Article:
Do You Know What Attachment Avoidance Is?
When the adults who care for us carry out their role well we’ll most likely develop a secure kind of attachments, independent of our temperament. We depend on the other person, but that doesn’t give rise to any feelings of anxiety or frustration. On the other hand, when we’re unattended, or rejected, it’s most likely we’ll develop bonds of insecure attachment. This is a form of dependence loaded with distress and indifference.
“Enemies like hatred and attachment have no legs, arms, or any other limbs, and they don’t have any courage or skill. So then, how have they turned me into their slave?”
The way these bonds form in our first years of life will have a lot of influence over the way we form affective relationships with other people. Unless we make a conscious intervention in that area. So, we could say that those bonds leave a deep, almost permanent mark. In that way, what we’re able to observe in adult age is a tendency to replicate the style of attachment that reinforced a person in their infancy. In some way or another early relationships of attachment have already told us what we can or can’t expect from other people, whether it’s true or not.
The Theory of Attachment
John Bowlby, a British psychoanalyst, got interested in the concept of attachment and developed a theory about it. Based on his observations he established the idea that we have a phylogenetic predisposition to developing bonds. These bonds are especially directed towards all the people who give us protection and security. Or the people who, whether they do or not, are supposed to give them to us.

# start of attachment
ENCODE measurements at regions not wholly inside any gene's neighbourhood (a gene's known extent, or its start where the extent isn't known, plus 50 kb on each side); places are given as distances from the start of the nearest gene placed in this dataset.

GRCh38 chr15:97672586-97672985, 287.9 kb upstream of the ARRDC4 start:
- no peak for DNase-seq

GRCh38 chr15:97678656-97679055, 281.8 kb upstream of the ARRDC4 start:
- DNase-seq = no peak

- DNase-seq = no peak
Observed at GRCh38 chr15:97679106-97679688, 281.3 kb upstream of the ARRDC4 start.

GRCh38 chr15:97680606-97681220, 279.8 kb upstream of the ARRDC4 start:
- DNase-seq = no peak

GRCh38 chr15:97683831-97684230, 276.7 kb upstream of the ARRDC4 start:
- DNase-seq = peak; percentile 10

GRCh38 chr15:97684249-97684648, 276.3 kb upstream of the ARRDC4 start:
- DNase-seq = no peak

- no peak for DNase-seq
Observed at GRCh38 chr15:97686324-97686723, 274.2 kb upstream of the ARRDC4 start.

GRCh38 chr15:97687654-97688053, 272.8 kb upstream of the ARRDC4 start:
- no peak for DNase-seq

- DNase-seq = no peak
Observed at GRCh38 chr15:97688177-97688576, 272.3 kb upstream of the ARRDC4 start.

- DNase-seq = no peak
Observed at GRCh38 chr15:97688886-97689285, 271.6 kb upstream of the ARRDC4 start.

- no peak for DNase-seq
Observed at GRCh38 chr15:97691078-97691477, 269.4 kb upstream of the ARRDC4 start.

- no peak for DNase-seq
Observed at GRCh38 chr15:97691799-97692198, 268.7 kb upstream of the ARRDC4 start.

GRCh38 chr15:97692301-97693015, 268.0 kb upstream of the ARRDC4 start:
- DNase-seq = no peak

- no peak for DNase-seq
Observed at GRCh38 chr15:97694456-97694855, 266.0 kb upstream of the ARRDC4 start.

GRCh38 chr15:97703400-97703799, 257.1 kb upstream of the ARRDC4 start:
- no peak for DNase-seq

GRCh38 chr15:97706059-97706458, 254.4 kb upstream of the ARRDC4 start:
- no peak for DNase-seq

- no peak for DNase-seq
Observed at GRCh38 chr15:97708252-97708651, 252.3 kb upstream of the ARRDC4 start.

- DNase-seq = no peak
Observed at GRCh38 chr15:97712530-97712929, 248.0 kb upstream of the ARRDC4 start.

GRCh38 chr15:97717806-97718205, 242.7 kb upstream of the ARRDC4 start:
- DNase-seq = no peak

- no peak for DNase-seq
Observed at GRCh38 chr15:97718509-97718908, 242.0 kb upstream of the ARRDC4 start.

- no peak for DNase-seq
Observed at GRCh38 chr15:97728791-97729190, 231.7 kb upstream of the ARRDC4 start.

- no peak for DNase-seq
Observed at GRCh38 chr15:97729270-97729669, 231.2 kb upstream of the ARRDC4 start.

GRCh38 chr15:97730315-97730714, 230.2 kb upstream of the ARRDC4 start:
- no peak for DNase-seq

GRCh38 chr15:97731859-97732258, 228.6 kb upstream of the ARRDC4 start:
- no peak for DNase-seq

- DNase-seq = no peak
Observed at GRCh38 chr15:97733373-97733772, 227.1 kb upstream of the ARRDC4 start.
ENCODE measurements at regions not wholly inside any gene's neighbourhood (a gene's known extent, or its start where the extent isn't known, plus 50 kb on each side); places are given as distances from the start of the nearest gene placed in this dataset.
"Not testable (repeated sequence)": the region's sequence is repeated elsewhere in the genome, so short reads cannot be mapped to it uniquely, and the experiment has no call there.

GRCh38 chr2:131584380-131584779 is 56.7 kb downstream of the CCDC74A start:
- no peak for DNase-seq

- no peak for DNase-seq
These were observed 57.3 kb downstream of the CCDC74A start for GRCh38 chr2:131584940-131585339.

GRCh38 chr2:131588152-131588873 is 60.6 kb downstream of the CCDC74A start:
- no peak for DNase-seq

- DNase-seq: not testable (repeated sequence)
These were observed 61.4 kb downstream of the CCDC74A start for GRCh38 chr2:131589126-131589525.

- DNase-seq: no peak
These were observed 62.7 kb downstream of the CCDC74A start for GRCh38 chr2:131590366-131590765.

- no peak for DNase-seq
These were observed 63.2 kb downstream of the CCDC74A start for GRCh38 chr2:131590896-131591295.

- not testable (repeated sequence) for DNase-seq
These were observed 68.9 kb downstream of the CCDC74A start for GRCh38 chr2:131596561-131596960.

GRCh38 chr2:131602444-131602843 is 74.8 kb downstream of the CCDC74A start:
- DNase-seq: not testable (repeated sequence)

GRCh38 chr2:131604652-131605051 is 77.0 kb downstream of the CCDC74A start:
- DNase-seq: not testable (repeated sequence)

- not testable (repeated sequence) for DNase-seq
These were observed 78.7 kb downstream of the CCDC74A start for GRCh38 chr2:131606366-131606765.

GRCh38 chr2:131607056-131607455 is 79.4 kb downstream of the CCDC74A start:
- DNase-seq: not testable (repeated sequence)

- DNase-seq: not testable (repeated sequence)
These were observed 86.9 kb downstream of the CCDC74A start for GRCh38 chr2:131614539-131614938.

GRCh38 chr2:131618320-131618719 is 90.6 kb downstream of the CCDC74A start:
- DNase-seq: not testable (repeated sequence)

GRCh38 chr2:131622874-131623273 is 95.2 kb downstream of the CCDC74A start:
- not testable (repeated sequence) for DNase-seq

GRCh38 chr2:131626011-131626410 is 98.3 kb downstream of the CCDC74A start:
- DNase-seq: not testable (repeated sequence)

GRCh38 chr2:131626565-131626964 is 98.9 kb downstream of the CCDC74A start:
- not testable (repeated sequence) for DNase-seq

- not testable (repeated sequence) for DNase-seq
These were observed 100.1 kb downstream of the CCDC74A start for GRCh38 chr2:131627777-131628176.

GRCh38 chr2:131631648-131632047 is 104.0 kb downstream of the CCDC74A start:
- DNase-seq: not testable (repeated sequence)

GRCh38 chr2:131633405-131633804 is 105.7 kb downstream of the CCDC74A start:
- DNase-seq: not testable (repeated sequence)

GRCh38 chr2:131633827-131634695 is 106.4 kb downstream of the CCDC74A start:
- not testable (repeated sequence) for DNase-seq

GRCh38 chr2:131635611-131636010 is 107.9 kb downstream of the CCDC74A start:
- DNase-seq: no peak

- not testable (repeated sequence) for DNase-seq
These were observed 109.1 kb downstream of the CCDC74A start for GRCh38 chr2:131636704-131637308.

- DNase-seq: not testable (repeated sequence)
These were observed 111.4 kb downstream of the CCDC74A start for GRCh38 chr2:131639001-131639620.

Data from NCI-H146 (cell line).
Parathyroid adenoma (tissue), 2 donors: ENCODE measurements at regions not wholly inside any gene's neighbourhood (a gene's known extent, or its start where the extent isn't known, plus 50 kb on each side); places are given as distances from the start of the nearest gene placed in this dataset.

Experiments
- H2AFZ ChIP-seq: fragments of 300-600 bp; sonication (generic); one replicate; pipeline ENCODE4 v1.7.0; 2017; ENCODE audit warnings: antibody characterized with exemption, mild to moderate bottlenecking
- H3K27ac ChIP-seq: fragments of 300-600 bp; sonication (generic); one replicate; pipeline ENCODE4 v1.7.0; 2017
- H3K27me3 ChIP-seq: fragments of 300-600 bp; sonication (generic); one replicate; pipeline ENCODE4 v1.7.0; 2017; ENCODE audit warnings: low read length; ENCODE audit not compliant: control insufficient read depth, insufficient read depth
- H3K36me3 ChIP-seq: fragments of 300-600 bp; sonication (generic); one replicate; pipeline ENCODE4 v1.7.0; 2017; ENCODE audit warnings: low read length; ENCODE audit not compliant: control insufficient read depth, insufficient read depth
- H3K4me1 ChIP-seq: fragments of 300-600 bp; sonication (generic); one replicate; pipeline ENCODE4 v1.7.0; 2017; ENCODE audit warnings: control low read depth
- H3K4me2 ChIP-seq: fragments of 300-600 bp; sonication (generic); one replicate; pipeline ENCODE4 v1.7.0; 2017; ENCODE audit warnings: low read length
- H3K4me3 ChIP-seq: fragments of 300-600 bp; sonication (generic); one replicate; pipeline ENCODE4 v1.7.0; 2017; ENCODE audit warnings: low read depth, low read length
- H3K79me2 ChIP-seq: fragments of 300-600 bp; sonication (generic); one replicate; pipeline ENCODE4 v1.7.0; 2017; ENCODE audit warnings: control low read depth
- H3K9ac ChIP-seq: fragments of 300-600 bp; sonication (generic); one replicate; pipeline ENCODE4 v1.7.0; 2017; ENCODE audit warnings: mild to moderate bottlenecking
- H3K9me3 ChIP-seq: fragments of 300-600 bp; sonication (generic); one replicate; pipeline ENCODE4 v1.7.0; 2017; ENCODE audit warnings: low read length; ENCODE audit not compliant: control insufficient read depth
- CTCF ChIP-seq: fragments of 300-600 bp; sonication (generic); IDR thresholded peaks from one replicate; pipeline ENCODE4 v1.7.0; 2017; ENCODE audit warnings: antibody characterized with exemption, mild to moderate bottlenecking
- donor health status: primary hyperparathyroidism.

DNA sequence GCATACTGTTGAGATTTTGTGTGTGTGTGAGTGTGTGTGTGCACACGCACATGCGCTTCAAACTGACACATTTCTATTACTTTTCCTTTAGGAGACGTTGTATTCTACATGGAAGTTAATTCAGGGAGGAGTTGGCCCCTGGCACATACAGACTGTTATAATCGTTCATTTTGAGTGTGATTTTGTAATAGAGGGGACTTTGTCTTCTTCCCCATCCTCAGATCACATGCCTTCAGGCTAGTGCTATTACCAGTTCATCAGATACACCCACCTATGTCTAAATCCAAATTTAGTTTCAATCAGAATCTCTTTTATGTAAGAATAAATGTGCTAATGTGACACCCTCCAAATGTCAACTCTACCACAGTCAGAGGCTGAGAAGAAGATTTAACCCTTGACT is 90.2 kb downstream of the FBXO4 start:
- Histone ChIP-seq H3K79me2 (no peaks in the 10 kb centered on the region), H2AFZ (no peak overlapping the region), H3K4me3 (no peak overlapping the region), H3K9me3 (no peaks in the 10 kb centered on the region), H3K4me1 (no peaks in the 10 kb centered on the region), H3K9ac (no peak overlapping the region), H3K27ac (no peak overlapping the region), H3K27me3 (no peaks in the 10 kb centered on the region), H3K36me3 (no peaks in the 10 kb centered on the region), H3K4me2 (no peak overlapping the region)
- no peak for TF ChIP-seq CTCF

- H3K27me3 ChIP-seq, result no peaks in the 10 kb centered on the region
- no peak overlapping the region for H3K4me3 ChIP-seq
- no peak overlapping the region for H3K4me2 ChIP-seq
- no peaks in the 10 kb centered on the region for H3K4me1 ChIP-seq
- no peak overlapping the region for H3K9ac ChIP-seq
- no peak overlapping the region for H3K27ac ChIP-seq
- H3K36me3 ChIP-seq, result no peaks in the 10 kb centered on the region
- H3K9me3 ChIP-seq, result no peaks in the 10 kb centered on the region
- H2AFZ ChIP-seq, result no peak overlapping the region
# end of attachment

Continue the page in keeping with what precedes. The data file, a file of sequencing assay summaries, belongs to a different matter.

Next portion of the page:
More recently, the psychologist Mary Dinsmore Ainsworth identified three kinds of attachment. These are: secure attachment, indifferent or resistant attachment, and avoidance or rejection of attachment. According to her research, the majority of people develop the first kind. But there are also a lot of people who fall under the other two categories.
Secure attachment allows us to construct tight and spontaneous affective bonds. Insecure attachment (ambivalence and avoidance) make space for heavy repression and difficult creating intimate ties with other people.
Where the Kinds of Attachment Come From
When parents have a good attitude and the adequate availability for their child, they form tight bonds of security. In this scenario the children act in a predictable way. If their mother moves away, they cry and feel uncomfortable for a few seconds until they get their bearings. When she comes back, they demonstrate happiness and express affection and joy.
If the parents are outwardly distant or even just display any sign of rejection towards their child, or if on the other hand they’re too overbearing, it’s most likely that the baby/child will develop an insecure kind of attachment. When this happens, the children see their needs won’t be satisfied or are afraid they won’t be satisfied for a while. Hence their anxiety or the avoidance as a way of protecting themselves against the abandonment or indifference they’re anticipating.